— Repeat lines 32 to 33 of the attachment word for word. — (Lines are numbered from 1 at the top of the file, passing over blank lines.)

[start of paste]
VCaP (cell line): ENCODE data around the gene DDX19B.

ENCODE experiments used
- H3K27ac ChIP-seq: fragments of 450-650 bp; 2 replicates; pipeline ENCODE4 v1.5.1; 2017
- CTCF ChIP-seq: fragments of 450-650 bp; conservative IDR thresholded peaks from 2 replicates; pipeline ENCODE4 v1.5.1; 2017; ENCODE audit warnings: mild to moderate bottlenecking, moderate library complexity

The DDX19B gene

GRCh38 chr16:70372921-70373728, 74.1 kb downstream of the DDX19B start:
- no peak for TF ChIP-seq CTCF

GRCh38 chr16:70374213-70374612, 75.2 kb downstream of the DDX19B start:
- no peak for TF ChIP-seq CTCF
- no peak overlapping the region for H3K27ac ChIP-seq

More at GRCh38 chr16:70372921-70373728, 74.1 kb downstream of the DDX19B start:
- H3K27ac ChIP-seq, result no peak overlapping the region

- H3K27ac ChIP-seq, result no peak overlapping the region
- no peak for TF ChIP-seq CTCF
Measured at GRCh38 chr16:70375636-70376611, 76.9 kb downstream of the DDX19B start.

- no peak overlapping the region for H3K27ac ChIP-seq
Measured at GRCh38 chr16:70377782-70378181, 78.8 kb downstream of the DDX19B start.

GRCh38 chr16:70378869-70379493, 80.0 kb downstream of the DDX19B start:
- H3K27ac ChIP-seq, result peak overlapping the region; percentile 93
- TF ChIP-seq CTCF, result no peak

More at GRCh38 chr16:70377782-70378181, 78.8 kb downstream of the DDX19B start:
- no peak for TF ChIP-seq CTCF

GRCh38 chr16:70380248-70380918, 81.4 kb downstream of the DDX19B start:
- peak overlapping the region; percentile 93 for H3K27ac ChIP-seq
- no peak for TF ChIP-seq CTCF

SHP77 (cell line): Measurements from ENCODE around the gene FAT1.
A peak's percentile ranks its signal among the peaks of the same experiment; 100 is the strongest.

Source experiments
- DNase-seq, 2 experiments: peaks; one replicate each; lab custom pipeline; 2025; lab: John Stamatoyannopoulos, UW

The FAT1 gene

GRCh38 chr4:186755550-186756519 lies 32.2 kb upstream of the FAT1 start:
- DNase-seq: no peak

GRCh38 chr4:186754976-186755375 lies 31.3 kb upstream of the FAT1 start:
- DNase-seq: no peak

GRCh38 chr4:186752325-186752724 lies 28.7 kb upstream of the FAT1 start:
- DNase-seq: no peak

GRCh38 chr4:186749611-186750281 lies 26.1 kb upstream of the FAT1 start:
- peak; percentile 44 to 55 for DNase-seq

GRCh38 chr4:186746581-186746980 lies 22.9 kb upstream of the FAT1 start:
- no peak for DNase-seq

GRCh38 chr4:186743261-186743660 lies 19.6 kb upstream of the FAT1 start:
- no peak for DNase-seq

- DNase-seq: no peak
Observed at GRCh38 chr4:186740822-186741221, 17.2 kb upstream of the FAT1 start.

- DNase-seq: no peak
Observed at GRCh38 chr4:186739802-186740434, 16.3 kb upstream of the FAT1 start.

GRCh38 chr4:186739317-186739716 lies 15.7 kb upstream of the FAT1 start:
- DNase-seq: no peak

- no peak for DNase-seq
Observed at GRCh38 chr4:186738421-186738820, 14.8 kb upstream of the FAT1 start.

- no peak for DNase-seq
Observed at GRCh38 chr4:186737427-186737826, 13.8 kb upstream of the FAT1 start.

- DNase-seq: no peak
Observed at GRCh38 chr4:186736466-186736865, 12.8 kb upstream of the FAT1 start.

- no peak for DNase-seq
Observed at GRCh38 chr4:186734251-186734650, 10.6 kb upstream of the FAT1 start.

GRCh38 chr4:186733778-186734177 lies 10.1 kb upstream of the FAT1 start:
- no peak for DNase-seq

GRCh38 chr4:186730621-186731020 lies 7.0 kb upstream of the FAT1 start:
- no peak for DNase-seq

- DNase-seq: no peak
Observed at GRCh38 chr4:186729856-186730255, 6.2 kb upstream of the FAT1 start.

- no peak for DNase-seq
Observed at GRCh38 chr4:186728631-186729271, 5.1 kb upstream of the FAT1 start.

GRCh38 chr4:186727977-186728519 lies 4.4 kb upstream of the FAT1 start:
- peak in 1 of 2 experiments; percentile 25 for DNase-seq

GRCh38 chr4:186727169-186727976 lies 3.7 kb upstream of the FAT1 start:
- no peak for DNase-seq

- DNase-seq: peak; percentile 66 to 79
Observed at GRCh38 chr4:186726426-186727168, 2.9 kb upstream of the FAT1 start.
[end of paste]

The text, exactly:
- DNase-seq: no peak

GRCh38 chr4:186754976-186755375 lies 31.3 kb upstream of the FAT1 start: